Comms directors and their teams should have a wider remit than just comms, and be qualified in business strategy. In addition, chief comms officers should see themselves as chief community organisers or chief citizenship ­officers. "I would encourage my chief comms officer to think and behave like a social activist to channel the activism of employees and ­customers to positive effect. Think about a ­company as a social movement. The CEO and his or her leadership team have got to be ­activists within that movement and lead from within, not lead from the top."

But doesn’t this sound like the evolution of PR that he rejects? It is an oddity that the book casts its author somewhat as a lone voice, when in fact the desire for change is shared by many in the PR industry. Challenged on this, Phillips says the industry has "over-abused" the ­evolution argument. He sees its present success as separate from its structural fitness for the ­future and invokes comparisons to Blockbuster versus Netflix and London cabbies versus Uber.

"My challenge to the evolutionists is, are they really interested in evolving it or are they just trying to protect the industry that’s making money for them?" he questions.

Public value
Some context here. Phillips co-founded a small consultancy, Jericho Chambers, after ejecting from Edelman, which he paints as a kind of ­supertanker, the course of which he failed to convince his ultimate boss Richard Edelman to change.

Jericho is a very different beast, consisting of just 12 partners who are experts in fields ­unrelated to PR and have their own outside ­interests, and no account executives.

Phillips reveals examples of his work with KPMG on responsible tax (see responsibletax.org.uk), and AkzoNobel, helping to empower its employees to drive its Human Cities ­programme. He is also advising two other ­clients on his book’s notion of public value, but will only let on that they are in the chemicals and construction sectors.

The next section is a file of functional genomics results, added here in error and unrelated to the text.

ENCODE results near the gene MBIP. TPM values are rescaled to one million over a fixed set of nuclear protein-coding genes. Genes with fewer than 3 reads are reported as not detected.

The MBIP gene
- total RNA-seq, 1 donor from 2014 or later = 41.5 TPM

Phillips is disappointingly discreet, dashing PRWeek’s hopes of hearing juicy details hidden by the book’s redactions (advised by his libel lawyer sister), which memorably include about 60 blacked-out lines between the phrases "I hate Starbucks …" and "… And I told them so".

But he makes up for this with frank, passionate words on diversity, accusing the PR ­industry of discriminating against mothers, the old, people affected by mental health issues and students not from privileged backgrounds.

He is keen not to let "every generation of 50-something white males always hire ­successors from among a bunch of 40-something white males" and is currently ­advising an ­embryonic think-tank that will ­encourage the wider corporate world to think carefully about its next generation of leaders.

Over 90 minutes Phillips brims with intellectual idealism and PRWeek found his book and his company much more enjoyable and less ­patronising than it had feared.

Finally, we can reveal that another book is in gestation – but don’t expect Stone Me, PR is Alive After All. It is not about PR, Phillips says. Of course, that’s old hat now, isn’t it?